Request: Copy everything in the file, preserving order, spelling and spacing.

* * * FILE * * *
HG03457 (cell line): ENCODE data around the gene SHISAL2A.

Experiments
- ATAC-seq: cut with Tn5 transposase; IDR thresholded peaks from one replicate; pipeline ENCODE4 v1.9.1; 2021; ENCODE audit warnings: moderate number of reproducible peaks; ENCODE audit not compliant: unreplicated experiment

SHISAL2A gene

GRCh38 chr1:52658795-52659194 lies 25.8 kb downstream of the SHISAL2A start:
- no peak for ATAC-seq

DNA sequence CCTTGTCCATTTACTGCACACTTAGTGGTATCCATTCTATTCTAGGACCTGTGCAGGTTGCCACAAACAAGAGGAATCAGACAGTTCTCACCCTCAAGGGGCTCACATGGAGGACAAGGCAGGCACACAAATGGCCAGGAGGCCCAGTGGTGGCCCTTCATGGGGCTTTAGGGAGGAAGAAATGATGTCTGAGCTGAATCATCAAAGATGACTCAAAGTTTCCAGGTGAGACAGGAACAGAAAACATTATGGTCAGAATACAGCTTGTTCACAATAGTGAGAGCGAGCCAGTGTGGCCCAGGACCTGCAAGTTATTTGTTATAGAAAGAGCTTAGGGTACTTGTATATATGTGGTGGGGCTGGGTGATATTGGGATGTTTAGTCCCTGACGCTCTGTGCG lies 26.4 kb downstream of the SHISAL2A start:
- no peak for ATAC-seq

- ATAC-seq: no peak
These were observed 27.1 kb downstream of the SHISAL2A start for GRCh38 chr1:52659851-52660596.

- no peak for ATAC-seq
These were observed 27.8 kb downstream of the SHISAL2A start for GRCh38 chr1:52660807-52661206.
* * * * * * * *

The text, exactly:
HG03457 (cell line): ENCODE data around the gene SHISAL2A.

Experiments
- ATAC-seq: cut with Tn5 transposase; IDR thresholded peaks from one replicate; pipeline ENCODE4 v1.9.1; 2021; ENCODE audit warnings: moderate number of reproducible peaks; ENCODE audit not compliant: unreplicated experiment

SHISAL2A gene

GRCh38 chr1:52658795-52659194 lies 25.8 kb downstream of the SHISAL2A start:
- no peak for ATAC-seq

DNA sequence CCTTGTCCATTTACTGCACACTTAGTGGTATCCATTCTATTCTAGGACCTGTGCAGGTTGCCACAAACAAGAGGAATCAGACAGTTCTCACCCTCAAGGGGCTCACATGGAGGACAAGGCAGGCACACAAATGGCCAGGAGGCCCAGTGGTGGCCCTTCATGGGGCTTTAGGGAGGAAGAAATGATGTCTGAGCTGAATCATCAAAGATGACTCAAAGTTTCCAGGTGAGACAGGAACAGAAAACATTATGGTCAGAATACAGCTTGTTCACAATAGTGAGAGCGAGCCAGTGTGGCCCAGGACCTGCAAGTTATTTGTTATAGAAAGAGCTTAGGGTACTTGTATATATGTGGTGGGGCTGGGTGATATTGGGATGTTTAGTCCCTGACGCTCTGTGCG lies 26.4 kb downstream of the SHISAL2A start:
- no peak for ATAC-seq

- ATAC-seq: no peak
These were observed 27.1 kb downstream of the SHISAL2A start for GRCh38 chr1:52659851-52660596.

- no peak for ATAC-seq
These were observed 27.8 kb downstream of the SHISAL2A start for GRCh38 chr1:52660807-52661206.